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Re: Sutronics controller pictures posted.

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  • sn_cur
    Leigh, Stiff, hard/solid core wire will help a lot. Just because you have run it without problems for five years doesn t mean it will always be safe. If
    Message 1 of 7 , Jan 30, 2007
      Leigh,

      Stiff, hard/solid core wire will help a lot.

      Just because you have run it without problems for five years doesn't mean it will always be
      safe. If anything, the risk of failure increases with age.

      Kids were my main concern. Those damn inquisitive little fingers.

      And I wasn't actually expecting or suggesting that you submit your box for a formal
      inspection. Apart from anything else, it is illegal for an unqualified person to do electrical
      wiring. No point in dobbing yourself in! :-)

      Glad to hear you take electrical safety seriously, some don't. Sorry if I seemed a bit
      insistent, but I know a fair bit more about electrical safety than your average wombat, and
      there are very good reasons for the strict wiring rules, it is definitely not just bureaucracy
      gone mad. Electricity maims and kills very easily and quickly, I have seen the results first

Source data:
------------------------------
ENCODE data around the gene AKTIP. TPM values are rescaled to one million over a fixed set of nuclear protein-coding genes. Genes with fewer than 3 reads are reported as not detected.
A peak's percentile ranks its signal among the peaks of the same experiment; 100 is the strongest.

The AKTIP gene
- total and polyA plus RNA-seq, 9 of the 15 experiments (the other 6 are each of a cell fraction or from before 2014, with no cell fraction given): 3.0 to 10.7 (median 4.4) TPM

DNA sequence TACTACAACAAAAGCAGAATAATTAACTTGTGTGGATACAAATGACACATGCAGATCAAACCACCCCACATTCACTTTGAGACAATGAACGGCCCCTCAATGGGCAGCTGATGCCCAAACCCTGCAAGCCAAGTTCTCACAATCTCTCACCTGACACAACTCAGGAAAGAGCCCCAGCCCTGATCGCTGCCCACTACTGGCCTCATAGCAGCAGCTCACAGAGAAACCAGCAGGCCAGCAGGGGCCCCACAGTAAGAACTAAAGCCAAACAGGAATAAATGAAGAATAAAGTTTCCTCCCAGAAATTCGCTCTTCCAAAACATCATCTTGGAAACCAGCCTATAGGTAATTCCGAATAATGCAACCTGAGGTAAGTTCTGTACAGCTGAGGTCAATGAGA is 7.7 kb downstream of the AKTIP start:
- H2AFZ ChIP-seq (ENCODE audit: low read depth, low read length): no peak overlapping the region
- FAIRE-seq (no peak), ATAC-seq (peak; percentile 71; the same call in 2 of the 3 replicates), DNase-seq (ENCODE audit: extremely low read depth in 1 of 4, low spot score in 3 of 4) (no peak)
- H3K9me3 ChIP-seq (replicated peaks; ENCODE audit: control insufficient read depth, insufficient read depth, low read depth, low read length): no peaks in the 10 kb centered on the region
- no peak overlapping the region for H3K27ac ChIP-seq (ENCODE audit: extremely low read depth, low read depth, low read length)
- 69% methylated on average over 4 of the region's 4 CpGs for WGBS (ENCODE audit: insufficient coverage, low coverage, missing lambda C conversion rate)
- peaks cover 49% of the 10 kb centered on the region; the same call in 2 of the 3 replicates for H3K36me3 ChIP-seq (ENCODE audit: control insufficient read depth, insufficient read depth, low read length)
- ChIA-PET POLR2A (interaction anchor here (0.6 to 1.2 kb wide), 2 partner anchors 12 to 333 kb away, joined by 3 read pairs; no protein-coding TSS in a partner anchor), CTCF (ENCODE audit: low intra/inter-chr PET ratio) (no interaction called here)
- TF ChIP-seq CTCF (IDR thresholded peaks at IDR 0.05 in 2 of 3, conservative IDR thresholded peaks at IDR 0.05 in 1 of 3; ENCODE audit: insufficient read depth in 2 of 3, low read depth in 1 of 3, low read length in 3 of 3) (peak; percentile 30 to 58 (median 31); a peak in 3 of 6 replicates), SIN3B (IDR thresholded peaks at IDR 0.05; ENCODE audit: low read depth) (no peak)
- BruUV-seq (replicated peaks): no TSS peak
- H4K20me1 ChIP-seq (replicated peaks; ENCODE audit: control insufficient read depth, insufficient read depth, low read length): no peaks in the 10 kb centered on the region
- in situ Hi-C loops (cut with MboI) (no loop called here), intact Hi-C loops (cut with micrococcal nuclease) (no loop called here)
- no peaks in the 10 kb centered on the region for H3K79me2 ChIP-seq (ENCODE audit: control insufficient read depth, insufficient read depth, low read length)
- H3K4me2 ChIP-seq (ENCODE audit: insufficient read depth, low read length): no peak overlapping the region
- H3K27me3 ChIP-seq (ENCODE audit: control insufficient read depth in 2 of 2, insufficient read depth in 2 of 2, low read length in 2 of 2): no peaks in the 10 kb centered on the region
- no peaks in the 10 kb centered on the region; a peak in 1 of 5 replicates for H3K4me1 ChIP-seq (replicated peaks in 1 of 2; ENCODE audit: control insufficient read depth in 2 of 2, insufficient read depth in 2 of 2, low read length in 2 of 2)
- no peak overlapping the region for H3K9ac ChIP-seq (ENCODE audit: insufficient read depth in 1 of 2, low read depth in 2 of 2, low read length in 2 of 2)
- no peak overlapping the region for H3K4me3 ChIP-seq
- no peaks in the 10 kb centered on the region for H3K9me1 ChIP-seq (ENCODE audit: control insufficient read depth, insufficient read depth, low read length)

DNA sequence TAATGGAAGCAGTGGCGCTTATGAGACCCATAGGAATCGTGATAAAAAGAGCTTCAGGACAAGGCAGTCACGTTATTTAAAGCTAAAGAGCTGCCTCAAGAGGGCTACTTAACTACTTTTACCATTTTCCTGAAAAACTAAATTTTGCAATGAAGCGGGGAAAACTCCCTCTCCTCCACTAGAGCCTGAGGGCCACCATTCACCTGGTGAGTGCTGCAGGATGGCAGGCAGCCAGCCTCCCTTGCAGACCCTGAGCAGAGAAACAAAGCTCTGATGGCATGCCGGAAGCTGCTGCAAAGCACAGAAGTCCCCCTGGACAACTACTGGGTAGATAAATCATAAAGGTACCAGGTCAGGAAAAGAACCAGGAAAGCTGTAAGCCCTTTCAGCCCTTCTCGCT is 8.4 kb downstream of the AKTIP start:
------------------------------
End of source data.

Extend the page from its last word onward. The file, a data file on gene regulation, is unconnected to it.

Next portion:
hand more than once, and the tragedy is that it is nearly always easily preventable.

      Just make sure your earth is always in good condition, and the circuit breakers (or power
      points) you are running through are the Residual Current Device type (also called Earth
      Leakage breaker, or Ground Fault Circuit Interrupter, or Appliance Leakage Current
      Interrupter), and you shouldn't have any problems. RCDs are standard in Australian
      buildings and your house almost certainly will have them fitted. But some old buldings
      may not. If you don't have them fitted you can buy stand alone RCD power points on the
      end of an extension cord that just plug into normal power points. Most hardware stores
      carry them. RCDs are particularly important in situations, such as distilling, where you
      might get water around your work area. The trade guys use them all the time on building
      sites. Wikipedia also has a good article on them.

      Cheers for a safe hobby.
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